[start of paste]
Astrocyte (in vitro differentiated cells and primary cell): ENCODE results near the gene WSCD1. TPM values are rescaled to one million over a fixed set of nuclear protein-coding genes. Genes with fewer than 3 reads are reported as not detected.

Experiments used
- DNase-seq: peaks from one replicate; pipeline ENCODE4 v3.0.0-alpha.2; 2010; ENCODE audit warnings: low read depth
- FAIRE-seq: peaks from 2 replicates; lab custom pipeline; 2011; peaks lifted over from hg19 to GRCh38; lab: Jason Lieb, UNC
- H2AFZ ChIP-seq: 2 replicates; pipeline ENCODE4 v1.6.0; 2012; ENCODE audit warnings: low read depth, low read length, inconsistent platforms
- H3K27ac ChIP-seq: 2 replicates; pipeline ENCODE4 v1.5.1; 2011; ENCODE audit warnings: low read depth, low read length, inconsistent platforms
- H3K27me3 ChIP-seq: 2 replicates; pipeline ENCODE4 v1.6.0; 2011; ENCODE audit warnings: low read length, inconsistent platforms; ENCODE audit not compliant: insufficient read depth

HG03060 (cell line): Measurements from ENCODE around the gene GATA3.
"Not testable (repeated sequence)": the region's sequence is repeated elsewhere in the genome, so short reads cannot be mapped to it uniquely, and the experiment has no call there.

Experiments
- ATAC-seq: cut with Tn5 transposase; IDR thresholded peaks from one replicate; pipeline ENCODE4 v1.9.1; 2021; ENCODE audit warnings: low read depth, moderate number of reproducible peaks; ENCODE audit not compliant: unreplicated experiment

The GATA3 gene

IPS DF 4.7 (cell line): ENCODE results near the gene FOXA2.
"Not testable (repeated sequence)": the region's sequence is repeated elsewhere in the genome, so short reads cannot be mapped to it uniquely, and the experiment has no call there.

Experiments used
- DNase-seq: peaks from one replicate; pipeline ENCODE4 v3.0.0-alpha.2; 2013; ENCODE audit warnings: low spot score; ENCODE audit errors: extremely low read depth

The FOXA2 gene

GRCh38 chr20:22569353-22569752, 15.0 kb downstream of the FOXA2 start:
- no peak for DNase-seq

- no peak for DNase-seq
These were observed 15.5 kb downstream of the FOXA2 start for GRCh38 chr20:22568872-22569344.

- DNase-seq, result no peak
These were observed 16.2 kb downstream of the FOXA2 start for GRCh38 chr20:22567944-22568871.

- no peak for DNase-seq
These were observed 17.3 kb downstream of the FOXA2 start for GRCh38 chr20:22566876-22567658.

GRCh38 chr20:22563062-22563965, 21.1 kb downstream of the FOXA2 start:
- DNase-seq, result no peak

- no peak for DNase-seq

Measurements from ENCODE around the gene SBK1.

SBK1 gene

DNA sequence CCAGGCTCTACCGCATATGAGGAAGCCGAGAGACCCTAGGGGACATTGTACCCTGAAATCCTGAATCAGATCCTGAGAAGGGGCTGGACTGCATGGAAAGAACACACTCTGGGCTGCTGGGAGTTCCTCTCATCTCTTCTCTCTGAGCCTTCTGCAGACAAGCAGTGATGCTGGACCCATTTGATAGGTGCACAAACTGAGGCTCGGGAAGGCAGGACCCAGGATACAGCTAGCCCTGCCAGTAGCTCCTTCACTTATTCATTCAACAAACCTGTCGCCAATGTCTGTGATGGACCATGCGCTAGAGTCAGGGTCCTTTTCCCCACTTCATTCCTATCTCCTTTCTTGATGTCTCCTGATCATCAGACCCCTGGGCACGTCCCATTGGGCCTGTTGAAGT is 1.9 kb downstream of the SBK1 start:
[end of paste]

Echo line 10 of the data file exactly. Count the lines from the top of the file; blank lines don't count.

Experiments